10.4: DOM Manipulation

Learning Objectives:

By the end of this lesson, you should be able to:


We have seen how we can manipulate the DOM via JavaScript in the console. Now let's take a look at how we can pre-program DOM manipulation to happen based on user input.

Conceptually, we are still just defining inputs and outputs. Now inputs include how the user interacts with the browser, which can include mouseovers, scrolls, drag and drops, clicks or double clicks, and output is manipulation of the Document that the user is interacting with.

Inputs and Outputs

Defining an Input

An input to our JavaScript program is called an event. Similar to how we can define functions as blocks of code that will only run when the function is called, we can write code that will only run when the user interacts with the browser via an event. We do this with the provided .addEventListener() method. The method takes in 2 inputs:

  1. The code block to be executed when the event is triggered, defined as a function.

Some useful events include:

  • click

  • dblclick

  • keypress

  • keydown

  • keyup

You can find a more complete list with explanations of each event on this page.

Let's go back to basics, and print out "Hello, world!" in the console whenever a button is clicked. The syntax for that might look something like this:

var newButton = document.createElement('button');
newButton.innerText = 'Hello';
newButton.addEventListener('click', function () {
  console.log('hello, world!');

This means we can program the browser in such a way that when the user makes an action, the browser calls our function - and this is exactly how our main function works. Except that we aren't just limited to clicking on the submit button or getting the value the user typed into an input field/textbox.

The function for an event is referred to as a callback function. In the case of an event listener, the callback function takes the triggered event as an input parameter and does whatever actions it was declared to do due to this trigger. Now we can look at how this was defined for you in index.html of the starter code:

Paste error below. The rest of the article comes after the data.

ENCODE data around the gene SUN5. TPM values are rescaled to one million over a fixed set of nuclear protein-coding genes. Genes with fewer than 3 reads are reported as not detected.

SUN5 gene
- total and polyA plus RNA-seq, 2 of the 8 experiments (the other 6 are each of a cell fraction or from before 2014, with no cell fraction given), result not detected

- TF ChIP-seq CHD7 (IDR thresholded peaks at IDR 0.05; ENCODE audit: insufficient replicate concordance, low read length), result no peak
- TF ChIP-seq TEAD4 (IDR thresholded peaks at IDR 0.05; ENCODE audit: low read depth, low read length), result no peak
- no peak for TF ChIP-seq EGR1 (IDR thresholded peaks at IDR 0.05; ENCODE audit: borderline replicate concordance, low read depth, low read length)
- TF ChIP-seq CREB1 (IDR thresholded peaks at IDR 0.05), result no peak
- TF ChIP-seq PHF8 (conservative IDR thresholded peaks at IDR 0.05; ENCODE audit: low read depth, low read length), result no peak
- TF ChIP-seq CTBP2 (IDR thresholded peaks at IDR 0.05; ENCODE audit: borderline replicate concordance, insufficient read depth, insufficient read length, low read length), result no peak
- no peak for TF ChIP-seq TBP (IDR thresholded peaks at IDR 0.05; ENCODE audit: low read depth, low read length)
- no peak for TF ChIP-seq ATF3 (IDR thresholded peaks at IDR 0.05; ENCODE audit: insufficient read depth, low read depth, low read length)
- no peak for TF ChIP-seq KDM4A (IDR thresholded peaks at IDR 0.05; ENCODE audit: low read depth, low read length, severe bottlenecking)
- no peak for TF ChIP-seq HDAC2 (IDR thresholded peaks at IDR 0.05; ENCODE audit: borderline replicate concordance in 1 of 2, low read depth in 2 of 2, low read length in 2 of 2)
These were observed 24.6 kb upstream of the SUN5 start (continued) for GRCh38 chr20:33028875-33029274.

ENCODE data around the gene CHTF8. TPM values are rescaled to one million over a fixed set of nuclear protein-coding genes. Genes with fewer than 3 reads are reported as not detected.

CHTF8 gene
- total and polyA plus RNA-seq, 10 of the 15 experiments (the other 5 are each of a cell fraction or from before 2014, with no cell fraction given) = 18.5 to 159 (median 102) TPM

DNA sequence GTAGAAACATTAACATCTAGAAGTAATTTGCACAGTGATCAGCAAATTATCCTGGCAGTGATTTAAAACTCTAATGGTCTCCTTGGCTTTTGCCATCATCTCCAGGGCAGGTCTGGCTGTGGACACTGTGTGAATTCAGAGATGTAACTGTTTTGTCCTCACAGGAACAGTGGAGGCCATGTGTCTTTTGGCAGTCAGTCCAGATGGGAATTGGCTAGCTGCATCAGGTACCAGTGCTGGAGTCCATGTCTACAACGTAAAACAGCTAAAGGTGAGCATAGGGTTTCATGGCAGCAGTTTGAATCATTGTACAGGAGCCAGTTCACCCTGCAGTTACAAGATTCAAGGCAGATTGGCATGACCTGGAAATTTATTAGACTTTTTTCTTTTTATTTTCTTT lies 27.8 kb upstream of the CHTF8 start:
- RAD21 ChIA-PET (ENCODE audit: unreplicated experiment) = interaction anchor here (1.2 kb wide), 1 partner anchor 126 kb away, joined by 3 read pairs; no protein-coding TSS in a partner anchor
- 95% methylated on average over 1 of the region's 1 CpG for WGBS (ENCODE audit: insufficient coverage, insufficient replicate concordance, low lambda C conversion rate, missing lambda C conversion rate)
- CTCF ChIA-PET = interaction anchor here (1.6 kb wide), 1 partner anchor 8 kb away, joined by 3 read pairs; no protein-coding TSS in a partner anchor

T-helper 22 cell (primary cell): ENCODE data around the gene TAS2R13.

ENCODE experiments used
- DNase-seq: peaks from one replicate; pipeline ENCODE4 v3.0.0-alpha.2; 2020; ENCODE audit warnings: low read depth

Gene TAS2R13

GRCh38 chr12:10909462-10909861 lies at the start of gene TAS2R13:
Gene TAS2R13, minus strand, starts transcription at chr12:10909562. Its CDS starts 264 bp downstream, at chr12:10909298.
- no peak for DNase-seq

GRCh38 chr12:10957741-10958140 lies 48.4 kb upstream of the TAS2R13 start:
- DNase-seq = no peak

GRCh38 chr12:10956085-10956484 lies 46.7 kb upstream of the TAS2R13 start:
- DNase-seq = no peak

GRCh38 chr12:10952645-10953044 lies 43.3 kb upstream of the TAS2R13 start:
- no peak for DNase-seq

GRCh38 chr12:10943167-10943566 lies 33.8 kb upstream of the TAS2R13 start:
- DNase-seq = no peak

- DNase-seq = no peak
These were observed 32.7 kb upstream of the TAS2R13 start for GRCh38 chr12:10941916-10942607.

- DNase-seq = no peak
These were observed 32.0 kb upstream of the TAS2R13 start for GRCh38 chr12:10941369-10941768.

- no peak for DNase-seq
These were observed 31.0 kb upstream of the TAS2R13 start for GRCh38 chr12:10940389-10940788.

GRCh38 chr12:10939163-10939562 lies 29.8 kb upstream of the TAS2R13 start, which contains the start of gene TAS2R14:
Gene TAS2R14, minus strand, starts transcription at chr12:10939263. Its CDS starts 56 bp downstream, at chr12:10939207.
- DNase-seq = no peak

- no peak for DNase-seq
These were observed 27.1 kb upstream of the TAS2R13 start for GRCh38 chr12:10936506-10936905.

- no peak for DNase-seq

// Declare and define a variable that represents the Submit Button

      var button = document.querySelector("#submit-button");

      // When the submit button is clicked, access the text entered
      // by the user in the input field

      // And pass it as an input parameter to the main function as
      // defined in script.js

      button.addEventListener("click", function () {

        // Set result to input value
        var input = document.querySelector("#input-field");

        // Store the output of main() in a new variable
        var result = main(input.value);

        // Display result in output element
        var output = document.querySelector("#output-div");

        output.innerHTML = result;

        // Reset input value
        input.value = "";


Advanced Applications in the Browser

The pattern of:

  1. Being able to create any representation of data on the screen

  2. Have complete control over what actions the user can take at any time

means that your app should have complete control over every element on the screen.

Modern development for applications that run in the browser ( the browser is the front-end ) are libraries and frameworks that allow programmers to manage all of these elements and inputs.

Some popular libraries include ReactJS, Angular, and Vue. These are well out of the scope of SWE Fundamentals; React is one of the later modules in Rocket's Bootcamp.

More Examples

Read through the comments to see what's actually happening.

    <input id="starter-ex"/>
<button id="starter-button">submit me</button>
// make a variable out of the input and button
var input = document.querySelector('#starter-ex');
var button = document.querySelector('#starter-button');

// call this function
var myButtonClicked = function () {
  // get the current value that's been typed into the input
  var typedValue = input.value;

  // create a new h2
  var newHtwo = document.createElement('h2');

  // set the text inside this new element
  newHtwo.innerText = typedValue;

  // make the h2 appear on screen

  // empty out the HTML input
  input.value = '';

// say which function to call *when* the user clicks the button
button.addEventListener('click', myButtonClicked);


Follow Along

  1. Implement the above code.

  2. Using fundamentals-starter-code, write logic that grabs and references HTML elements, and change the background color of the container element every time the submit button is clicked.

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